Life insurance pays out a lump sum if you die or are diagnosed as being terminally ill. This money can be used to look after your family by providing them with money to replace the income you bring in as an earner, or to pay for the unpaid work you do around the home. It can also be used to eliminate or reduce debt, both personal and business debt. It can also provide a legacy, or head start for any children left behind.

This is a wonderful way to ensure that you are able to allow your beneficiary to move forward through their grief without having to deal with mundane practical concerns – and can be tailored to ensure that your family is taken care of well in advance.


Life insurance can help you to:

  • Make sure your family is financially secure should you pass away.
    Replace your income if you are unable to work.
  • Pay your mortgage or your rental costs.
  • Cover you for Major Illness including cancer, stroke, heart attack etc.
  • Provide for the dreams that you have for your children’s future.
  • Reduce or completely eliminate personal and business debt.



Your Life Insurance may be able to help you if you are terminally ill or if you have an illness that requires aggressive or ongoing treatment. Having Living Benefits written into your Life Insurance policy allows you to access funds to pay for treatment expenses or palliative care while you are still living. In essence, this would mean you are the beneficiary of your own Life Insurance.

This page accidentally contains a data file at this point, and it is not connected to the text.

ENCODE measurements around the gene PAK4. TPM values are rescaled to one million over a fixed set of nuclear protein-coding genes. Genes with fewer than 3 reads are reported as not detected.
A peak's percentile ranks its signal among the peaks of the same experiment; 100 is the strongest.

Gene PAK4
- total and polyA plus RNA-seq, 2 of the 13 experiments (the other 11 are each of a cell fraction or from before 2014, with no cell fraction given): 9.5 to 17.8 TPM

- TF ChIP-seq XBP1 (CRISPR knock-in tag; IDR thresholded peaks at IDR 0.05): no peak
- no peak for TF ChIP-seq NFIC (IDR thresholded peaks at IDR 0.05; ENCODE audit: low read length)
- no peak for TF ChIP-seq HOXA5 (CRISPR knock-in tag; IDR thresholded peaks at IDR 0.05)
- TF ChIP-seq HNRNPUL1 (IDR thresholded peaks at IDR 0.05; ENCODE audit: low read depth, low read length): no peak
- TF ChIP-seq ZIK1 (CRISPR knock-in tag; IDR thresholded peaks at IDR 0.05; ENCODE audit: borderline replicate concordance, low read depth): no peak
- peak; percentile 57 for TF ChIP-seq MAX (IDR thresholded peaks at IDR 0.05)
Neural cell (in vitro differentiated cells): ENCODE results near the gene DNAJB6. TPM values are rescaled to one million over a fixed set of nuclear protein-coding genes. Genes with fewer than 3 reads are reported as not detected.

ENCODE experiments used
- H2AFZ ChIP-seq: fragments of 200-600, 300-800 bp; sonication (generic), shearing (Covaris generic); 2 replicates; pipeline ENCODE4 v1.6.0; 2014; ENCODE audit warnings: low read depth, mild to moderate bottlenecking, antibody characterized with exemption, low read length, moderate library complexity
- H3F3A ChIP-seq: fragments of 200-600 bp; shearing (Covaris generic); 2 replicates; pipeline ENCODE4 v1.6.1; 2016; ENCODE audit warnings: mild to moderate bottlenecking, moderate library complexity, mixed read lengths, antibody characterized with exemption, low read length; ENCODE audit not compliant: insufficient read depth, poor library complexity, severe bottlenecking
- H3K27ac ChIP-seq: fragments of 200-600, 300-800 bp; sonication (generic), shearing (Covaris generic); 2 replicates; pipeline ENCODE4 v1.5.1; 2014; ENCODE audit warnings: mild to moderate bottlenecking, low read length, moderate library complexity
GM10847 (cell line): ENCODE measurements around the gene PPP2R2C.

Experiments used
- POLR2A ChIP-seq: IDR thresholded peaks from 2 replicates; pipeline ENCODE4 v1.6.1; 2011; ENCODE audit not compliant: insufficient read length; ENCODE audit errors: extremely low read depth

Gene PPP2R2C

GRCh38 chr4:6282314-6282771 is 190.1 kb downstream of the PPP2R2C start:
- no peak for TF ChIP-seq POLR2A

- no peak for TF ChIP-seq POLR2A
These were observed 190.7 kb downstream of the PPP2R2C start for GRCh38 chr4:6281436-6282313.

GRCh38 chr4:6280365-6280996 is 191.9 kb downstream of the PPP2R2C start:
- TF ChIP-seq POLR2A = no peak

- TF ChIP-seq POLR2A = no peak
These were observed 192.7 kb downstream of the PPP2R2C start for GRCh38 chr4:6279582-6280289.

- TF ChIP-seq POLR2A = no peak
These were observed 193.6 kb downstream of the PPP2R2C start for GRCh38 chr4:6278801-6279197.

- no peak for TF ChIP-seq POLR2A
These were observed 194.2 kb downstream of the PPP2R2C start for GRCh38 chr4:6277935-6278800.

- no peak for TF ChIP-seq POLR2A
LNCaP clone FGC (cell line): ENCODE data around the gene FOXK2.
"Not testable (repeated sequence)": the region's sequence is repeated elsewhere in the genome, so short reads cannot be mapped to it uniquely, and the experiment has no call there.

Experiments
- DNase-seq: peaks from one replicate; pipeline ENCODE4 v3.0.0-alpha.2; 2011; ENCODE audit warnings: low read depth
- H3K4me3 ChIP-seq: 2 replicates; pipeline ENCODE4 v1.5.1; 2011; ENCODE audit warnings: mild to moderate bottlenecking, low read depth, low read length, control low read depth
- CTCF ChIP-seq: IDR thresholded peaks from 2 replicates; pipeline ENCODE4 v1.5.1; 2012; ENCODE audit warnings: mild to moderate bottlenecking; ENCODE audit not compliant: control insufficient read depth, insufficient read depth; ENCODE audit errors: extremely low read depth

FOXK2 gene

This is a way to ensure that if you were to contract a chronic, critical, or terminal illness your family would not suffer the burden of the often substantial costs that can be accrued under these circumstances.


Each Life insurance policy has a nominated beneficiary – some have more than one. A likely choice would be a spouse or children, but some policyholders choose to leave their Life Insurance lump sum payout to a charitable organisation, a business partner, or even a school.

Whomever you decide should be the recipient of your Life Insurance, it’s very important to have your paperwork in order. You must be sure your premiums are paid up to date and that your beneficiary understands how to make a claim successfully. Most claims are paid out fairly rapidly, around the 30-60 day mark from the date of filing. It’s worth noting that you can’t name a child as a beneficiary and that a payout may be denied if there are any fraudulent statements in your filed documents.

You may also have a claim denied if death is ruled a suicide, and a suspicious death will likely result in delays while an investigation is ongoing – this protects the policyholder from becoming the target of a nefarious beneficiary.


Why Hood Insurance Brokers?

100+ Years

in NZ General Insurance Services


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